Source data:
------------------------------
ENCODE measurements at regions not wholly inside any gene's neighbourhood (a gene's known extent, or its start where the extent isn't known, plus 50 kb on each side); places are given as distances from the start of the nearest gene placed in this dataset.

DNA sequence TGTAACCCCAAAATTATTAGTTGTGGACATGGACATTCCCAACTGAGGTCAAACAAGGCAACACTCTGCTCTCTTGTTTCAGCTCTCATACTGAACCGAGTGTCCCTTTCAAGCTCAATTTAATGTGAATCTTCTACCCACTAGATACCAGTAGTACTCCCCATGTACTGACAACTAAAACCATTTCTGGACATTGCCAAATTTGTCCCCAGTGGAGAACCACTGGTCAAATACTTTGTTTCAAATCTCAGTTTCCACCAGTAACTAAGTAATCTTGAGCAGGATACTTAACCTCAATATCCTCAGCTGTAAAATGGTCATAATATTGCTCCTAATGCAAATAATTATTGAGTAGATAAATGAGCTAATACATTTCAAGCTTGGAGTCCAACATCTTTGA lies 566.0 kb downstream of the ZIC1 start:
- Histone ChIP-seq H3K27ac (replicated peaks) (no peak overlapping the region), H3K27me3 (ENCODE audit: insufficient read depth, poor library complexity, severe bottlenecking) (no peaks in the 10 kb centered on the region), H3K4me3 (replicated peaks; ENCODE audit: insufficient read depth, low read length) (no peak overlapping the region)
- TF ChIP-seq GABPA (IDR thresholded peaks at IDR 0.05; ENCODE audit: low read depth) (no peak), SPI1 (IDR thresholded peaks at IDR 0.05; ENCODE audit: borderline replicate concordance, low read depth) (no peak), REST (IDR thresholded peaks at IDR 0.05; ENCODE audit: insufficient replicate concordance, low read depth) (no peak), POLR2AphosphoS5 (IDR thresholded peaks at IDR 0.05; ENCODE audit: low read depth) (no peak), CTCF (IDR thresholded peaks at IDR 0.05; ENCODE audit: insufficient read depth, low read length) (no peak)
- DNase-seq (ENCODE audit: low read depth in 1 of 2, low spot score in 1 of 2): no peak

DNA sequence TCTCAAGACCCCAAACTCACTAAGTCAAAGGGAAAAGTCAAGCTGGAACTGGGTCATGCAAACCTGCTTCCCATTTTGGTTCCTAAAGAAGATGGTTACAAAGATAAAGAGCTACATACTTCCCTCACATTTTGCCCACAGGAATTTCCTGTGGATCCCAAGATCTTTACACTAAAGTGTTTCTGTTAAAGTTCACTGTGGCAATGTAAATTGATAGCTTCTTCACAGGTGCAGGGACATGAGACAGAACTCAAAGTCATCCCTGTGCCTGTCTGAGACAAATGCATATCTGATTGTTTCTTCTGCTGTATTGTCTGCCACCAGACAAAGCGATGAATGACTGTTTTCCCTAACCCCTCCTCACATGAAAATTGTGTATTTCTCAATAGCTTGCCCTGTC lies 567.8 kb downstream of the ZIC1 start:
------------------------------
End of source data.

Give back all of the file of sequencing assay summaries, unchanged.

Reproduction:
ENCODE measurements at regions not wholly inside any gene's neighbourhood (a gene's known extent, or its start where the extent isn't known, plus 50 kb on each side); places are given as distances from the start of the nearest gene placed in this dataset.

DNA sequence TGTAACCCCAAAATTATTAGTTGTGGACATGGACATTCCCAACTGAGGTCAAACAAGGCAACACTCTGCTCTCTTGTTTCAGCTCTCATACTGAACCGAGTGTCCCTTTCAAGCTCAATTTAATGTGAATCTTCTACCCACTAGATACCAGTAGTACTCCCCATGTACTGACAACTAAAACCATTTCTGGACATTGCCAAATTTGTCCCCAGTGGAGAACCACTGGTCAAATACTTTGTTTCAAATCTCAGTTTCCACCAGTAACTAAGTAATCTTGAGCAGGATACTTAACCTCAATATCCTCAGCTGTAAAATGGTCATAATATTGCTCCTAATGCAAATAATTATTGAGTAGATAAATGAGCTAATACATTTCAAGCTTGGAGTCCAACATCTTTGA lies 566.0 kb downstream of the ZIC1 start:
- Histone ChIP-seq H3K27ac (replicated peaks) (no peak overlapping the region), H3K27me3 (ENCODE audit: insufficient read depth, poor library complexity, severe bottlenecking) (no peaks in the 10 kb centered on the region), H3K4me3 (replicated peaks; ENCODE audit: insufficient read depth, low read length) (no peak overlapping the region)
- TF ChIP-seq GABPA (IDR thresholded peaks at IDR 0.05; ENCODE audit: low read depth) (no peak), SPI1 (IDR thresholded peaks at IDR 0.05; ENCODE audit: borderline replicate concordance, low read depth) (no peak), REST (IDR thresholded peaks at IDR 0.05; ENCODE audit: insufficient replicate concordance, low read depth) (no peak), POLR2AphosphoS5 (IDR thresholded peaks at IDR 0.05; ENCODE audit: low read depth) (no peak), CTCF (IDR thresholded peaks at IDR 0.05; ENCODE audit: insufficient read depth, low read length) (no peak)
- DNase-seq (ENCODE audit: low read depth in 1 of 2, low spot score in 1 of 2): no peak

DNA sequence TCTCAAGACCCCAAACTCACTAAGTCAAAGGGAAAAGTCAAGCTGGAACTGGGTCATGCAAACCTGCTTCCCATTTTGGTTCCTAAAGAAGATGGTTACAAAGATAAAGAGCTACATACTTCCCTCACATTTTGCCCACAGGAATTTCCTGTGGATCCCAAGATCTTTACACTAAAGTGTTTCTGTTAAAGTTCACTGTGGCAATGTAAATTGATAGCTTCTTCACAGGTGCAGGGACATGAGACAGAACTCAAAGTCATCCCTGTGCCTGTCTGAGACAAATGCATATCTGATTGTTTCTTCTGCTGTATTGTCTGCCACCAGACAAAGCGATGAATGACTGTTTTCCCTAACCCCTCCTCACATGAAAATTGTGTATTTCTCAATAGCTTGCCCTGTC lies 567.8 kb downstream of the ZIC1 start: